• Brendan Kennedy playing Omniana
• Don Montrey as FDR. He walks on stage with the wheelchair then sits down and drapes a blanket over his lap.
• Johnny Goodtimes as the 1920s comic. “Say, why do they call it World War One?”
• Johnny Goodtimes and Chip Chantry doing play-by-play of one of Johnny’s Little League games from when he was a kid
• Comic vs. Audience
• Bedtime Stories
• Dave Walk’s joke: “I made some guacamole. It was easy. Easy as pie. And then I made a pie. From the avocado shells.” I don’t know why I like that joke, but I do.
• The first time I saw Roger Snair rap, at the Walking Fish 24-hour comedy marathon. (Chip hosted 11 hours, I hosted the other 13; it was tough.)
• Rob Baniewicz’s smooth lady’s man character
• Performing comedy for a bunch of dentists eating dinner in a bank vault at DelFrisco’s Double Eagle steakhouse with Chip Chantry. They asked for 45 minutes, but the show was going awful so I did 60.
• Walking out of a holiday party I was supposed to perform at with Fastball Pitcher Bob Ican’tspellhisname. (He stayed and did a half hour which included taking photos with everyone, by the way.)
• The look everyone in the green room (I remember David James was there) gave me as I opened my book bag and slowly unpacked a carton of orange juice, bottle of vodka, and a glass and made myself a screwdriver.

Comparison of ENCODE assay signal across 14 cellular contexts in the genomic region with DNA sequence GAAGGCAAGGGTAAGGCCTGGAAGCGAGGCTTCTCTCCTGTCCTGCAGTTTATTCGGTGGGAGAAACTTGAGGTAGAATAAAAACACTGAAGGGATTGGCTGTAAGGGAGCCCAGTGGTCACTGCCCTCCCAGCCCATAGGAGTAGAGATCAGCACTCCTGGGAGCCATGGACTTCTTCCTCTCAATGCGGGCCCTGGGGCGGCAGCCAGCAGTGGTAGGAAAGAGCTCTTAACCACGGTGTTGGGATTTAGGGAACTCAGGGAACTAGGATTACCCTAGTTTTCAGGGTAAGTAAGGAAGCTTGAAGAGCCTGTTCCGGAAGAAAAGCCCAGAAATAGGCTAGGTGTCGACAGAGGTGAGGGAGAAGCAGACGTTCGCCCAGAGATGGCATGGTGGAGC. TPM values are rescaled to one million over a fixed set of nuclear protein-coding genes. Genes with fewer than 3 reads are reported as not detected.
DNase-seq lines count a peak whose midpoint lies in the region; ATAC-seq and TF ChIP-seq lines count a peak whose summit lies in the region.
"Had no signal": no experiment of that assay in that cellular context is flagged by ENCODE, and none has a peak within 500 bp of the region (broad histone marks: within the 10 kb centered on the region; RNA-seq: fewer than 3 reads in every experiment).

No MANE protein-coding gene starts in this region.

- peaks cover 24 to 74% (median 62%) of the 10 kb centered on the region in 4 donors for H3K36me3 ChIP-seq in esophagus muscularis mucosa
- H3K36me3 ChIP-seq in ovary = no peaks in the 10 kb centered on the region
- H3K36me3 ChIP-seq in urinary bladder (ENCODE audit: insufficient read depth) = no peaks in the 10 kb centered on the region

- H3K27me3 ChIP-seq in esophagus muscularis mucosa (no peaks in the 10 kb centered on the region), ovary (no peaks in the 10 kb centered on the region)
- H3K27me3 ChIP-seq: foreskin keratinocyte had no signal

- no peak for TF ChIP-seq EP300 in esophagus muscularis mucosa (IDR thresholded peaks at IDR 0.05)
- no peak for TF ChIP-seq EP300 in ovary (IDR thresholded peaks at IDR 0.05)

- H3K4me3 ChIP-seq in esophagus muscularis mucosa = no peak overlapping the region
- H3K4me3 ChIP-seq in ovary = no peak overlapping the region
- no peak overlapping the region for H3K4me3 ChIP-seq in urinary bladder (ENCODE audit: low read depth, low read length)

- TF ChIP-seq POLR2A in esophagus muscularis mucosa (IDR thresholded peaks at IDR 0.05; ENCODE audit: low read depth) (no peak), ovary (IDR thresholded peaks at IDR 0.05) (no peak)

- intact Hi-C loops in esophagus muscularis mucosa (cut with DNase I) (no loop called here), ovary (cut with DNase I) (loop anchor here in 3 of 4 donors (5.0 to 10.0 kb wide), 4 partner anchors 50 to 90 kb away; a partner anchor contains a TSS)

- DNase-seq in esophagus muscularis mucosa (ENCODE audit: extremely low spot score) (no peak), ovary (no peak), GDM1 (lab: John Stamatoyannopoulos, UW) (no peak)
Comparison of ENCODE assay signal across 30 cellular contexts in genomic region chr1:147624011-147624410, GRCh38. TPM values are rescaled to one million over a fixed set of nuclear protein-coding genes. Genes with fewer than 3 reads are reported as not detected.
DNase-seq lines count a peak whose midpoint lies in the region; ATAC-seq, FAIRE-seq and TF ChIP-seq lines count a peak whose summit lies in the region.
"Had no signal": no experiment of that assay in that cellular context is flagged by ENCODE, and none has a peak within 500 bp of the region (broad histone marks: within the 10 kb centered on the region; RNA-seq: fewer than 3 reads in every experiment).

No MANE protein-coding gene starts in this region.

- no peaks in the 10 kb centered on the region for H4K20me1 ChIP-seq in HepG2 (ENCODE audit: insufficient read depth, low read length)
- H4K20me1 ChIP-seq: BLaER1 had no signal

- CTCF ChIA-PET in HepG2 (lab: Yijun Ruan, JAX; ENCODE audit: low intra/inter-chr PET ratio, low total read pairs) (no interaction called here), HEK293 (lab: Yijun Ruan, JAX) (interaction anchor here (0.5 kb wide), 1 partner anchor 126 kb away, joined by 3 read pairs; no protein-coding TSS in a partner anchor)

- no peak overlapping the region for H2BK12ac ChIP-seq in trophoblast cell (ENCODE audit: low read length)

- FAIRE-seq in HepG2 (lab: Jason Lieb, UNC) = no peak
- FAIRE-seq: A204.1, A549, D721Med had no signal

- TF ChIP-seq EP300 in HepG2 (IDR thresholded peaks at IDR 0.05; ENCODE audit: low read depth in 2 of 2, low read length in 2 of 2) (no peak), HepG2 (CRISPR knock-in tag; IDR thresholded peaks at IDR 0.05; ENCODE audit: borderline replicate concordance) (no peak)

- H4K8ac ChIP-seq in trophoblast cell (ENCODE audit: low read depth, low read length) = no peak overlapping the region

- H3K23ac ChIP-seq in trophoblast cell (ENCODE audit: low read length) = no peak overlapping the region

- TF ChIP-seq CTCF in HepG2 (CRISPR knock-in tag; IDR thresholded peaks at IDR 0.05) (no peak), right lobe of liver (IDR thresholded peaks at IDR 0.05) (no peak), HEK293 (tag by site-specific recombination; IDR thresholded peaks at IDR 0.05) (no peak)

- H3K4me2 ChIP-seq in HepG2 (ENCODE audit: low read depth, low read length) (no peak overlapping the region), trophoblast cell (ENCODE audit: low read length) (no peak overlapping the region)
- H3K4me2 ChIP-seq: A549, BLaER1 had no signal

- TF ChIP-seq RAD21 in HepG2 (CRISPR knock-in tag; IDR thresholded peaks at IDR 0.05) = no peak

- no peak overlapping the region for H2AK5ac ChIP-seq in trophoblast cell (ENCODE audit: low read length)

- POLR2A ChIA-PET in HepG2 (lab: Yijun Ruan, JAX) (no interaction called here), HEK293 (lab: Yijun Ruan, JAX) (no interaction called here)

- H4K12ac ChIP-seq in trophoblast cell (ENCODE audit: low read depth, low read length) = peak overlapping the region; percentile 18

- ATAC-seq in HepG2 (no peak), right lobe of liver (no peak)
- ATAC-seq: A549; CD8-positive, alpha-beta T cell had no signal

• Performing on the main stage at the TROC for the first time. (That stage is awesome.)
• Bachelor party at the Ministry
• Debating Anton at the Raven Lounge. (The topic was: Who’s more likely to get arrested for sexual harassment, Miss Piggy or Pepe Le Pew?)
• Every sentence that followed Anton Shuford saying, “Look, lemme tell you something.”
• The short-lived and aptly named open mic Sour Grapes
I know some of those memories won’t make sense out of context, but I wanted to share them anyhow. Remember that scene near the end of Saving Private Ryan, where Tom Hanks says his favorite memory is his wife pruning roses? And Matt Damon is like, “Go on . . .” and Tom Hanks says, “No. That one’s just for me.” And then Matt Damon gets a look on his face like, “Well then why’d you bring it up? Ugh, war is the worst.”

FFA: Can you please create a “Philadelphia comedian” ghost of  in the style of the upcoming book 100 Ghosts by “author Doogie Horner”?

fastball_doogiehorner bing_doogiehorner

Get to know Doogie even better by coming to see him perform on Free For All tomorrow night at Rembrandt’s Restaurant & Bar (741 N. 23rd St. Philadelphia) at 8:00pm. You can also follow him on Twitter @DoogieHorner.